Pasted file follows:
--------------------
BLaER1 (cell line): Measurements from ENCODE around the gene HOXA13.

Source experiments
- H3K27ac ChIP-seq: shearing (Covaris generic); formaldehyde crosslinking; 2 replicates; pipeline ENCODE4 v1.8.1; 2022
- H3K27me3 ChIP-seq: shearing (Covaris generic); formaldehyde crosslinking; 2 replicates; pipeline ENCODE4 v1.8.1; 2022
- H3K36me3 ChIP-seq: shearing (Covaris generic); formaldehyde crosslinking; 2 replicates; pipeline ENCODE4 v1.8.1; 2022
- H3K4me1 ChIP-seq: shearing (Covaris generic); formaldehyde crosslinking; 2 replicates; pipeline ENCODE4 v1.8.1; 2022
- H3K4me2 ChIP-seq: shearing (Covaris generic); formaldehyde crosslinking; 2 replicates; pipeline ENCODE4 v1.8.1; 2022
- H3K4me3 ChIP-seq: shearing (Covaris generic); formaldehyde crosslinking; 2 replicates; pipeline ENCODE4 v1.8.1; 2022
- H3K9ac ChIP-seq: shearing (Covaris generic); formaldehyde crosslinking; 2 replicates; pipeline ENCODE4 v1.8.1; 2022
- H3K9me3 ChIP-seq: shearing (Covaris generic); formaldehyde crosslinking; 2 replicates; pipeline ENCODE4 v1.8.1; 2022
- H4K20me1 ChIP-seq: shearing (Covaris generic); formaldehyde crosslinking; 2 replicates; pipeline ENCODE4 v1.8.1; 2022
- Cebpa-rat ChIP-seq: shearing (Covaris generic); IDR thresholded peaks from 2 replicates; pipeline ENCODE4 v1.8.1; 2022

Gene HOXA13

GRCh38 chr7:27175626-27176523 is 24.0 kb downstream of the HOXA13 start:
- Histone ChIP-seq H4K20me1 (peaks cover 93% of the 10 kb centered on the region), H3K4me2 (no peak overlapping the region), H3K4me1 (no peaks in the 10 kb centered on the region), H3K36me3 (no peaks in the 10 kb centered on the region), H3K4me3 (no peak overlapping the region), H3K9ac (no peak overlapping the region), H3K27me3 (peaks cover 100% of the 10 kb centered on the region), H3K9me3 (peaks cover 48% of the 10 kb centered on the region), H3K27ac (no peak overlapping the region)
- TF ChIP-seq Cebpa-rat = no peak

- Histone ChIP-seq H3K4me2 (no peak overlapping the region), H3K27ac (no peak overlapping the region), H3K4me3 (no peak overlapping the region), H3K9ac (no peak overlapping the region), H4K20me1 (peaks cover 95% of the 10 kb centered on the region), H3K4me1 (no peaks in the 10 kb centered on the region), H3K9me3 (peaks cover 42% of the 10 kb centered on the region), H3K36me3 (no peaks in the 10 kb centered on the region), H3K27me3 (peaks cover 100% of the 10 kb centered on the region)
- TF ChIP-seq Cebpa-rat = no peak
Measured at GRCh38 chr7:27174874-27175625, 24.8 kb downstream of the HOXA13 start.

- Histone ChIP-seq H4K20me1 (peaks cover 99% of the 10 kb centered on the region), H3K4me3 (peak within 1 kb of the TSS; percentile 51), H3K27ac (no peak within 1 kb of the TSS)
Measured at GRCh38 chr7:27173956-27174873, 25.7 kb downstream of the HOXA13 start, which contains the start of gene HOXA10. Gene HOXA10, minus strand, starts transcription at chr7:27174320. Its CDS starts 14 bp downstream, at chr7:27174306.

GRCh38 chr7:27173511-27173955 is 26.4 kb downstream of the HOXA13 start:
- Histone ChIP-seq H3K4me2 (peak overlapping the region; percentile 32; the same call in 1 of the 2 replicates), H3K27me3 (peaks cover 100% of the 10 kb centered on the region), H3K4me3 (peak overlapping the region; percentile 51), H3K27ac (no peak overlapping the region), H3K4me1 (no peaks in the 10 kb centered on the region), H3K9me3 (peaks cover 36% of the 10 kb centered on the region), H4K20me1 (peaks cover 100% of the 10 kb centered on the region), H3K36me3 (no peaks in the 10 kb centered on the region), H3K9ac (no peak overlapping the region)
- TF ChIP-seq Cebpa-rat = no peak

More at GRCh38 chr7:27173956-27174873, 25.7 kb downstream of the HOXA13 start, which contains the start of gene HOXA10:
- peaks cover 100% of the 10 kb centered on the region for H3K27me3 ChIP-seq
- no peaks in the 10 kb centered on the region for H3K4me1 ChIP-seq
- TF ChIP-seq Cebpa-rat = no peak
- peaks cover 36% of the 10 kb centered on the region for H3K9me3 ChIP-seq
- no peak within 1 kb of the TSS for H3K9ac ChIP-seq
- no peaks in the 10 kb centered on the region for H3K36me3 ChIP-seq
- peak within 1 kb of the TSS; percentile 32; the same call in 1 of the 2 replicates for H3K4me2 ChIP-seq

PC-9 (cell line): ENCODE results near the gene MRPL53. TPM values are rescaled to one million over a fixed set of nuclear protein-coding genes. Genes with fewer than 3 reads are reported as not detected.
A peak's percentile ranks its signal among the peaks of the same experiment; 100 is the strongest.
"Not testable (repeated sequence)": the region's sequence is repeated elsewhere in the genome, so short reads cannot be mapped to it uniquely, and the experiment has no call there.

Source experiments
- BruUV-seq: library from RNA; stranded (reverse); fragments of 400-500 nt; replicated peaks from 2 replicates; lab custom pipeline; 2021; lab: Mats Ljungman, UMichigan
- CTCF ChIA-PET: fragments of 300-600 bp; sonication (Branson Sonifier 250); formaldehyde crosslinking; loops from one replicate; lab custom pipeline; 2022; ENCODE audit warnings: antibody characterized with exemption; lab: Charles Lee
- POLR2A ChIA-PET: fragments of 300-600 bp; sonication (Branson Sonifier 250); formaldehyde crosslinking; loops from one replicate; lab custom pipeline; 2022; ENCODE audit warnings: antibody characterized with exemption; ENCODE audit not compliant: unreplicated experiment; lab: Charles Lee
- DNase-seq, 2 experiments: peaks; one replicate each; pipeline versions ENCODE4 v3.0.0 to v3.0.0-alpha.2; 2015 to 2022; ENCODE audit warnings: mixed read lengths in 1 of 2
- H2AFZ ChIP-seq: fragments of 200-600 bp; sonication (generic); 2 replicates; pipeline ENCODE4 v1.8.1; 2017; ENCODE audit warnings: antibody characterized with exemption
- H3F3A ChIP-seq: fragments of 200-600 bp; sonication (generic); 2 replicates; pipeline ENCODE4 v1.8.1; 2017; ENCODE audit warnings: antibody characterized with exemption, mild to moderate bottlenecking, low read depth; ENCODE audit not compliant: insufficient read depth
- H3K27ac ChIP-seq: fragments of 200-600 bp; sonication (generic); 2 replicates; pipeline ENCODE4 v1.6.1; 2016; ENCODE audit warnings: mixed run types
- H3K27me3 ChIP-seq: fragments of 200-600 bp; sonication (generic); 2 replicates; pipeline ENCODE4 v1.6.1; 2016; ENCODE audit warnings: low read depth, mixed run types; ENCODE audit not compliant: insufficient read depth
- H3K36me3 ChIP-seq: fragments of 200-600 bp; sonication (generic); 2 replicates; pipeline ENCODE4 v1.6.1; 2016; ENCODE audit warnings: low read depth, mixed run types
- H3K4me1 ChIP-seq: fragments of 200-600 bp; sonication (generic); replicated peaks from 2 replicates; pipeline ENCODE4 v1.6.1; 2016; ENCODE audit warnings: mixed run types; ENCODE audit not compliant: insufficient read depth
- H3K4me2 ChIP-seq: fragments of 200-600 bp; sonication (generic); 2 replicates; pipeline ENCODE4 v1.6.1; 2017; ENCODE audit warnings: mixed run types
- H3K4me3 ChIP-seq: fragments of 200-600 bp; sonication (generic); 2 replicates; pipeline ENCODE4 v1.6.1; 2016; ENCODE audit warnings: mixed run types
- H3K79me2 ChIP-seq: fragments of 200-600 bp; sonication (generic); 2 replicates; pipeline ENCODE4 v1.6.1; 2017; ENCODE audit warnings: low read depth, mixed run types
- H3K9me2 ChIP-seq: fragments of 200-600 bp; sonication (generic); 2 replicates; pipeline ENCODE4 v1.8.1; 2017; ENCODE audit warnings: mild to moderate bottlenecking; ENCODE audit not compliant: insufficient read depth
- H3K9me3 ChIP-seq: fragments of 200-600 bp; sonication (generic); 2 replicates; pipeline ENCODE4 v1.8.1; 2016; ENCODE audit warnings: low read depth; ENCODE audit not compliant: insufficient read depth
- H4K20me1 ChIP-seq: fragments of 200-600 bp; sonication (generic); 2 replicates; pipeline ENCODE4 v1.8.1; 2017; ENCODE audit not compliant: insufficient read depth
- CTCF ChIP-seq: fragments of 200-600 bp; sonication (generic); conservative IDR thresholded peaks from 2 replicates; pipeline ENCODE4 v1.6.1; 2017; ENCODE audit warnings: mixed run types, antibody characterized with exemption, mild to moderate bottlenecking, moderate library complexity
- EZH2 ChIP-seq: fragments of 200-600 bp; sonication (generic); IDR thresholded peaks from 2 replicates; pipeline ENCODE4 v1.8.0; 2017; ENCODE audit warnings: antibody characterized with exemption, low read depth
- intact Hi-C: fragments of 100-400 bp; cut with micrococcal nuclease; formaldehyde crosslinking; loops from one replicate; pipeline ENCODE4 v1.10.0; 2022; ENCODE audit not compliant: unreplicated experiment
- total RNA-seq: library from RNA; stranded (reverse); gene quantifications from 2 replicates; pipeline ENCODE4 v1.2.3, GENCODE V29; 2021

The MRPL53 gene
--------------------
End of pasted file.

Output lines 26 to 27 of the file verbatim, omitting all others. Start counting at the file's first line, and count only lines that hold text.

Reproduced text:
- peaks cover 100% of the 10 kb centered on the region for H3K27me3 ChIP-seq
- no peaks in the 10 kb centered on the region for H3K4me1 ChIP-seq